Journal of Physics Condensed Matter 05/2012; 24(22):225402. · 2.22 Impact Factor
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    ABSTRACT: Small-angle neutron scattering (SANS) was applied to characterize the microstructure of weld material taken from the reactor pressure vessel (RPV) of the decommissioned VVER440 (230)-type nuclear power plant (NPP) Greifswald, Units 1, 2 and 4. The welding seam of highest neutron exposure of Unit 1 was subject to a large-scale annealing treatment in 1988 after about 11.5 effective years of operation. The same type of annealing was applied to Unit 2 in 1990 after about 11 effective years of operation. After final decommissioning of NPP Greifswald in 1990, RPV material was left in the reirradiated condition (Unit 1), in the as-annealed condition (Unit 2) and in the as-irradiated condition (Unit 4). Trepans of material from the highly irradiated RPV welds of these Units have recently become available for examination. The results of the SANS investigation are reported and compared with published results obtained for as-irradiated, post-irradiation annealed and reirradiated surveillance material of the same type. A general agreement was found indicating in particular the formation of irradiation-induced Cu-enriched clusters and efficient recovery as a result of the large-scale annealing treatments. The only essential difference was observed for the ratio of magnetic and nuclear scattering indicating differences of the cluster composition for the RPV wall and surveillance material.
    Journal of Nuclear Materials 01/2012; 416. · 2.02 Impact Factor
  • A. Gokhman, F. Bergner
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    ABSTRACT: Cluster dynamics (CD) is used to study the evolution of the size distributions of vacancy clusters (VC), self-interstitial atom (SIA) clusters (SIAC) and Cr precipitates in neutron irradiated Fe-9at.%Cr and Fe-12.5at.%Cr alloys at T = 573 K with irradiation doses up to 1.5 dpa and a flux of 140 ndpa/s. Transmission electron microscopy (TEM) and small angle neutron scattering (SANS) data on the defect structure of this material irradiated at doses of 0.6 and 1.5 dpa are used to calibrate the model. For both alloys a saturation behavior has been found by CD for the free vacancy and free SIA concentrations as well as for the number density of the SIAC for the doses above 0.006 dpa. The CD simulations also indicate the presence of VC with radii less than 0.5 nm and a strong SIAC peak with a mean diameter of about 0.5 nm, both invisible in SANS and TEM experiments. CD modeling of Cr precipitates has been made taking into account the deviation of this system from the ideal cluster gas. A specific surface tension of about 0.17 J/m2 between the α matrix and the Cr-rich α' precipitate and the rate at which Cr monomers are absorbed about 7.94 m-1 have been found as best fit values for reproducing the long-term Cr evolution in the irradiated Fe-12.5%Cr alloys observed by SANS. The change of the composition of Fe-Cr precipitates due to irradiation has been found.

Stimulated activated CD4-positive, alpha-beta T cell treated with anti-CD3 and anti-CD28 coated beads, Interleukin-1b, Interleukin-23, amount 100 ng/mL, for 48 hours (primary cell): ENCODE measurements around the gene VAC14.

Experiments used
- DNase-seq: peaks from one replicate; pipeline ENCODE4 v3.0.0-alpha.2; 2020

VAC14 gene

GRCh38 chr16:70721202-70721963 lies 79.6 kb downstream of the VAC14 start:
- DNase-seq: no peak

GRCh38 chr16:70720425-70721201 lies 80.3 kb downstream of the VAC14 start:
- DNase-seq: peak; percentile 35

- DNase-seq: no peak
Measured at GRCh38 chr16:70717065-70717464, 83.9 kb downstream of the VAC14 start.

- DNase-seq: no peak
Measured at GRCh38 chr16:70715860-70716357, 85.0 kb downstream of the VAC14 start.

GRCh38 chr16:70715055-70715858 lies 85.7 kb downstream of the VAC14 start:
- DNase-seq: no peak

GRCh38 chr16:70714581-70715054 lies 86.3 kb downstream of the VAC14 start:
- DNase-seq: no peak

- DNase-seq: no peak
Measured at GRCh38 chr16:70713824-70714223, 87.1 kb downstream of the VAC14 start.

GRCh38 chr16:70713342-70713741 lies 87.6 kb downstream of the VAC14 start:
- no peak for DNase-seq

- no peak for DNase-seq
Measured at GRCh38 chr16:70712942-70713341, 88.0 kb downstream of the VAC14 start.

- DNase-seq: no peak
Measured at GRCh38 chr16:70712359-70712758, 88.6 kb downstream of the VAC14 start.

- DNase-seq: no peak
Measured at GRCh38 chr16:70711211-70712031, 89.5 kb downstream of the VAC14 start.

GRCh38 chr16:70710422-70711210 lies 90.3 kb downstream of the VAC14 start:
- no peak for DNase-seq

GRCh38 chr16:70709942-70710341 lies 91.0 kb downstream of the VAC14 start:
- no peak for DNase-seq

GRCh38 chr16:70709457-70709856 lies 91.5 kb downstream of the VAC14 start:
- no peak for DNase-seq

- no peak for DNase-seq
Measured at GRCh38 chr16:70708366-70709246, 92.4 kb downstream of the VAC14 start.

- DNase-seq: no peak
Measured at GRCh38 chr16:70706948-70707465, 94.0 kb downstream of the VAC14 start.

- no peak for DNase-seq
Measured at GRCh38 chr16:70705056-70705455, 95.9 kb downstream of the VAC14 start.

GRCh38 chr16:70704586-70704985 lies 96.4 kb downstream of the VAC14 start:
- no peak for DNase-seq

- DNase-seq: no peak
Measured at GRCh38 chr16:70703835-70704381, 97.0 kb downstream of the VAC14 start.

Nanodevices and Nanomaterials for Ecological Security. 01/2012;
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    ABSTRACT: The most stable atomic configuration of coherent nanoclusters in bcc-Fe formed by vacancies, Cu and Ni as well as the corresponding energetics are determined by on-lattice simulated annealing and subsequent off-lattice relaxation. An interatomic potential recently designed for investigations of radiation-induced effects in the ternary Fe–Cu–Ni system is used in the atomistic simulations. Ternary vlCumNin clusters show a core–shell structure with vacancies in the core coated by a shell of Cu atoms, followed by a shell of Ni atoms. In binary CumNin clusters the Cu core is covered by a shell of Ni atoms. On the contrary, binary vlNin clusters consist of a pure vacancy cluster surrounded by an agglomeration of Ni atoms. The latter is similar to a pure Ni cluster (Nin) and consists of Ni atoms at the second nearest neighbor distance. Because of this special arrangement of atoms vlNin and Nin are also called quasi-clusters. In all clusters investigated Ni atoms may be nearest neighbors of Cu atoms but never nearest neighbors of vacancies or other Ni atoms. The atomic configurations found can be understood by the peculiarities of the binding between vacancies, Cu, Ni and Fe atoms. The structure obtained for CumNin clusters is in agreement with previous theoretical results and with indications from measurements while for the other clusters reference data are not available. It is shown that the presence of Ni atoms promotes the nucleation of clusters containing vacancies and Cu. This is in agreement with experimental observations and with recent results of atomic kinetic Monte Carlo simulations. Based on the specific atomic structure of the clusters and the capillary model, compact and rather accurate analytical formulae for the total binding energy have been derived from the results of the atomistic simulations. Other important energetic characteristics of clusters, e.g. monomer or dimer binding energies, can be easily obtained from these analytical expressions and can be used in rate theory or object kinetic Monte Carlo simulations of nanocluster evolution.